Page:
Imagine being a middle-school kid who knows how to make his or her own “funky electronic music machine.” Heaven right? That’s the agenda for a free, two-week, summer workshop being run in downtown Springfield by our Electrical and Computer Engineering Department from August 2 to 13 every weekday afternoon in the Parish Hall of the Old First Church at Court Square. Circuits and Beats is a summer tech workshop in which 12 middle-school-aged children from Springfield will design, build, and program electronic music machines under the direction of UMass Amherst engineers.
What if we could cure diabetes, save the Great Lakes, relieve sleep deprivation in surgeons, and figure out a faster way to rescue disaster victims, all in one summer? In fact, those goals were only part of the agenda when 25 undergraduate students from the University of Massachusetts Amherst presented posters and talked about their summer research projects on July 30 in the Gunness Engineering Student Center.
Before Bob Raymond graduated as an electrical engineering major in 1949, he witnessed many of the momentous events of that time in our world, our campus, and our college. He experienced World War II, the GI Bill, the legislative action establishing the University of Massachusetts in 1947, the campus reorganization creating the School of Engineering in 1947, and the formation of the Electrical Engineering Department in 1948. So, you see, Bob Raymond is an eye-witness who can report first-hand on these larger-than-life events.
Inder Sidhu, who earned his master’s degree in 1983 from our Electrical and Computer Engineering Department, has become a bestselling author. Sidhu, a senior vice president of strategy and planning for Worldwide Operations at Cisco, wrote the New York Times bestseller, Doing Both: How Cisco Captures Today’s Profit & Drives Tomorrow’s Growth, published recently by FT Press. In Doing Both, Sidhu offers a practical guidebook to leaders looking to move their businesses forward in face of new realities.
Sandip Kundu and his Phd student, Aswin Sreedhar, of the Electrical and Computer Engineering Department have just come out with a groundbreaking textbook, published by McGraw Hill and entitled, Nanoscale CMOS VLSI Circuits: Design for Manufacturability. This detailed guide offers proven methods for optimizing circuit designs to increase the yield, reliability, and manufacturability of products and mitigate defects and failure. Covering the latest devices, technologies, and processes, the text focuses on delivering higher performance and lower power consumption.
Alodeep Sanyal, a doctoral student in the Electrical and Computer Engineering Department, has won a third-place certificate in the influential E. J. McCluskey Doctoral Thesis Competition, sponsored by the Institute of Electrical and Electronics Engineers Test Technology Technical Council. Selection was based on the quality of his thesis, a poster presentation, and an interview by the award committee. The name of Sanyal’s thesis is, “On Detection, Analysis, and Characterization of Transient and Parametric Failures in CMOS VLSI.”
Two projects developed in our Electrical and Computer Engineering Department were chosen as finalists for the Vodafone Americas Foundation’s Wireless Innovation Project and recognized at the Global Philanthropy Forum. One of the ECE finalists was DIORAMA ("Dynamic Information Collection and Resource Tracking System for Disaster Management”), which was developed by ECE Professor Aura Ganz and her colleagues to respond quickly to mass-casualty accidents and coordinate the rescue operation.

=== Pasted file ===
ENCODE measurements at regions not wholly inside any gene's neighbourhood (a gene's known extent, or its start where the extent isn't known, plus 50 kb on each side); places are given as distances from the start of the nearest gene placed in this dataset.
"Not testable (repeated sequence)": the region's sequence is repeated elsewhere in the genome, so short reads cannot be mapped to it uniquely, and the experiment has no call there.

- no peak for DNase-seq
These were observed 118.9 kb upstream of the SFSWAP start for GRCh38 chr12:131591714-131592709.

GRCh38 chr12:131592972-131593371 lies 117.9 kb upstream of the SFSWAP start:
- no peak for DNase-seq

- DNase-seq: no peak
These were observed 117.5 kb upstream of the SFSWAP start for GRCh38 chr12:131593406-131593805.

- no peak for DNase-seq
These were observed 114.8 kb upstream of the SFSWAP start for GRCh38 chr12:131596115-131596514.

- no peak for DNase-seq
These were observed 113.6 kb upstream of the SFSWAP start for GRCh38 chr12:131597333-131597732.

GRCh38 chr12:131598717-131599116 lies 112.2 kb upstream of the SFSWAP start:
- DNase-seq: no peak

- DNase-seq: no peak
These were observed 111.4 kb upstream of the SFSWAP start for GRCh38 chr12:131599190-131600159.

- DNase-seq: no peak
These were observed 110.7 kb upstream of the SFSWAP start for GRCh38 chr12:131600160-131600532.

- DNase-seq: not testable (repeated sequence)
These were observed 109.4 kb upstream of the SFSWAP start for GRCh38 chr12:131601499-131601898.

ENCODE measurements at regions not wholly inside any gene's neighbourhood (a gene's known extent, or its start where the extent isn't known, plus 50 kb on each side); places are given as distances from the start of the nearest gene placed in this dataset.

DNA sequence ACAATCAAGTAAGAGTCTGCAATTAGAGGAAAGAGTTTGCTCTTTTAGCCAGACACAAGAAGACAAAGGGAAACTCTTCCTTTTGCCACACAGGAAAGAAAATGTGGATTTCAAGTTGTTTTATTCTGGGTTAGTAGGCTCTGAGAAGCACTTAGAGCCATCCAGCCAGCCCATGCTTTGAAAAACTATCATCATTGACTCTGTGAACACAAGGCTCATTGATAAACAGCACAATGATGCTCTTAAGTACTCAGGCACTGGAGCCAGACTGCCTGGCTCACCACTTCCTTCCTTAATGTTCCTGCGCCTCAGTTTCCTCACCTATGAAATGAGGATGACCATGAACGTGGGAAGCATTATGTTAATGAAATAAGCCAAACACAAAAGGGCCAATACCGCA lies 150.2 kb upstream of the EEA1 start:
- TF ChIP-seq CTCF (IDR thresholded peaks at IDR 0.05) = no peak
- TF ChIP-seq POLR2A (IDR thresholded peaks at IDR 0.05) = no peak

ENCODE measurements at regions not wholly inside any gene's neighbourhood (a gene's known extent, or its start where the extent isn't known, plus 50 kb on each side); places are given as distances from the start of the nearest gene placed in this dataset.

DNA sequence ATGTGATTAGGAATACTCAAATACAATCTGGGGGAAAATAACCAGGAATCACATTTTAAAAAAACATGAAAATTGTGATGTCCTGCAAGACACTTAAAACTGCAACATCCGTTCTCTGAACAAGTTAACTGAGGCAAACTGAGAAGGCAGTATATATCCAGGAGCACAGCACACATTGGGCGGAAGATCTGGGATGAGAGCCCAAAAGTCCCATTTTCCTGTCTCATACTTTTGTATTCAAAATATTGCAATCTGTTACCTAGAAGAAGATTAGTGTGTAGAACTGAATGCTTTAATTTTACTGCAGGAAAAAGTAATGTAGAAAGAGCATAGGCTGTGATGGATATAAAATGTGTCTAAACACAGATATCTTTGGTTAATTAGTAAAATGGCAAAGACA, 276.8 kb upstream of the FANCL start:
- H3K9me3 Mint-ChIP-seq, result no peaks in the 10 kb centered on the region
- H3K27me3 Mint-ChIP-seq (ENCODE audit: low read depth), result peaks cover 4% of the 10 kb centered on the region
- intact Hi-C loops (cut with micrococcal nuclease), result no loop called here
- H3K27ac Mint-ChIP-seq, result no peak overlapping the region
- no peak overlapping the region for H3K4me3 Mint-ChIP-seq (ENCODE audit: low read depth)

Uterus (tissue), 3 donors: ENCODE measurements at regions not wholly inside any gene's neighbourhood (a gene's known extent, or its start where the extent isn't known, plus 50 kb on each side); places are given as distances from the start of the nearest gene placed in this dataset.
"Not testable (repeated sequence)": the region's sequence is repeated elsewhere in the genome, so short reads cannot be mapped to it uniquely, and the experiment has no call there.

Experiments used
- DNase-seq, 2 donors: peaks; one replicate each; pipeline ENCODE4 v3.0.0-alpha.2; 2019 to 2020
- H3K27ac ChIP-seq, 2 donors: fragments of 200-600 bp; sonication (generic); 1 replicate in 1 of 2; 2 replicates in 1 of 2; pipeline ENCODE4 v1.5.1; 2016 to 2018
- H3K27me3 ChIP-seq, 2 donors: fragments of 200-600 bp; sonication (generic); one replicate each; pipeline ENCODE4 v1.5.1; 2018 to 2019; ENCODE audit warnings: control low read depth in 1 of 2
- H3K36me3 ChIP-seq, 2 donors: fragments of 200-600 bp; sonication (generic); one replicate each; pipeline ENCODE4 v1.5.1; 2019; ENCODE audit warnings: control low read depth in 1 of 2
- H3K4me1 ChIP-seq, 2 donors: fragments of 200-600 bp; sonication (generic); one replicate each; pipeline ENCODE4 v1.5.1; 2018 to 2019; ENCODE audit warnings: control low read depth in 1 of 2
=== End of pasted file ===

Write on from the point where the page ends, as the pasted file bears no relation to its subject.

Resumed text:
Calvin Swift, an emeritus professor in the Electrical and Computer Engineering Department, will receive an award jointly presented by the International Council for Science Committee on Space Research (COSPAR) and the Chinese Academy of Sciences for his pioneering work in synthetic aperture radar for earth remote sensing. “The Jeoujang Jaw Award recognizes scientists who have made distinguished pioneering contributions to promoting space research,” his citation states, “establishing new space science research branches, and founding new exploration programs.”
An article written about the Electrical and Computer Engineering Department’s M5 facility and its student-run recording business, Studio M5, recently appeared in the Hampshire Gazette, written by staff writer Kristin Palpini. The article was entitled, “UMass' hackerspace, Studio M5, promotes real-world learning.” M5 offers free access to electronic components, specialized test equipment, a design-oriented reference library, open hours staffed by undergraduates, a “junk room” with old electronics for students to use for parts or reverse-engineering...
Electrical and computer engineers from the Microwave Remote Sensing Laboratory (MIRSL) are currently spending 15 hours per day scouring Oklahoma and the Great Plains in their two truck-mounted mobile Doppler radar systems as part of the largest, most ambitious study ever launched to figure out how tornadoes form and predict them more accurately. Overall goals of the national project, known as the Verification of the Origins of Rotation in Tornadoes Experiment 2, or VORTEX2, include giving people earlier warning of severe weather and reducing the number of false positive warnings issued.